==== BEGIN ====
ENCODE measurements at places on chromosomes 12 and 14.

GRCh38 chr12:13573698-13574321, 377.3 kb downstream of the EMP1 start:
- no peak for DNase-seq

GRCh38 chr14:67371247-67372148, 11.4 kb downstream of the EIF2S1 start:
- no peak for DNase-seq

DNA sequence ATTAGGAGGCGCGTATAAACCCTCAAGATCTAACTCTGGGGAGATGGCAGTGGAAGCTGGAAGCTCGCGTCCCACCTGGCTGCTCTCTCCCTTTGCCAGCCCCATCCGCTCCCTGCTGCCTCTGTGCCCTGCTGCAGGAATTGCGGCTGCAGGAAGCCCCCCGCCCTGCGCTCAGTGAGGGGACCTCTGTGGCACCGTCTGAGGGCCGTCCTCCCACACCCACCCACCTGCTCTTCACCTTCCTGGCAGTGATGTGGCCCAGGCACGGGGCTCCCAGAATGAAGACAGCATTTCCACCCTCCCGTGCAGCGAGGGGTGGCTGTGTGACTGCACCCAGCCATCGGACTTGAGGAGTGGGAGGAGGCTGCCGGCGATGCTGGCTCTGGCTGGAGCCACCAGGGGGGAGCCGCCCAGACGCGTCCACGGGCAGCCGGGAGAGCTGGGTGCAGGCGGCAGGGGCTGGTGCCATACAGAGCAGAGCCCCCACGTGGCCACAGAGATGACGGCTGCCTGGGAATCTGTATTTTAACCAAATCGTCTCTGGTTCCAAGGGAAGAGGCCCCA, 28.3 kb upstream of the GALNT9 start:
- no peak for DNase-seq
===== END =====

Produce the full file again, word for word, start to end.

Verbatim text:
ENCODE measurements at places on chromosomes 12 and 14.

GRCh38 chr12:13573698-13574321, 377.3 kb downstream of the EMP1 start:
- no peak for DNase-seq

GRCh38 chr14:67371247-67372148, 11.4 kb downstream of the EIF2S1 start:
- no peak for DNase-seq

DNA sequence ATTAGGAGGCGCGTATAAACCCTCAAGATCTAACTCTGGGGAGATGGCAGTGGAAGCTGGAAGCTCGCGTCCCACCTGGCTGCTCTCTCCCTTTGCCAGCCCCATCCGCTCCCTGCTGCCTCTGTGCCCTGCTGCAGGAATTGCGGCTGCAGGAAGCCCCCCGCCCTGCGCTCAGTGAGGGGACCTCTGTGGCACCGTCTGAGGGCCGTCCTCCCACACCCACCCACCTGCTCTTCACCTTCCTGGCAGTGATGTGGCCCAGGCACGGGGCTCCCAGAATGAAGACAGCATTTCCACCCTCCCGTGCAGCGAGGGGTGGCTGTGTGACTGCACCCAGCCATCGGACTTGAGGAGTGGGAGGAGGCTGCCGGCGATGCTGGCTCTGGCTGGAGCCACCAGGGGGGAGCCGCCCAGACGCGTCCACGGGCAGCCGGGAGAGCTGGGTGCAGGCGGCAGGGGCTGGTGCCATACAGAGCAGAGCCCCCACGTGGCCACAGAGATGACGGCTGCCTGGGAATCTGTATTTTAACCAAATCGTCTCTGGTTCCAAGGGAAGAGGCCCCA, 28.3 kb upstream of the GALNT9 start:
- no peak for DNase-seq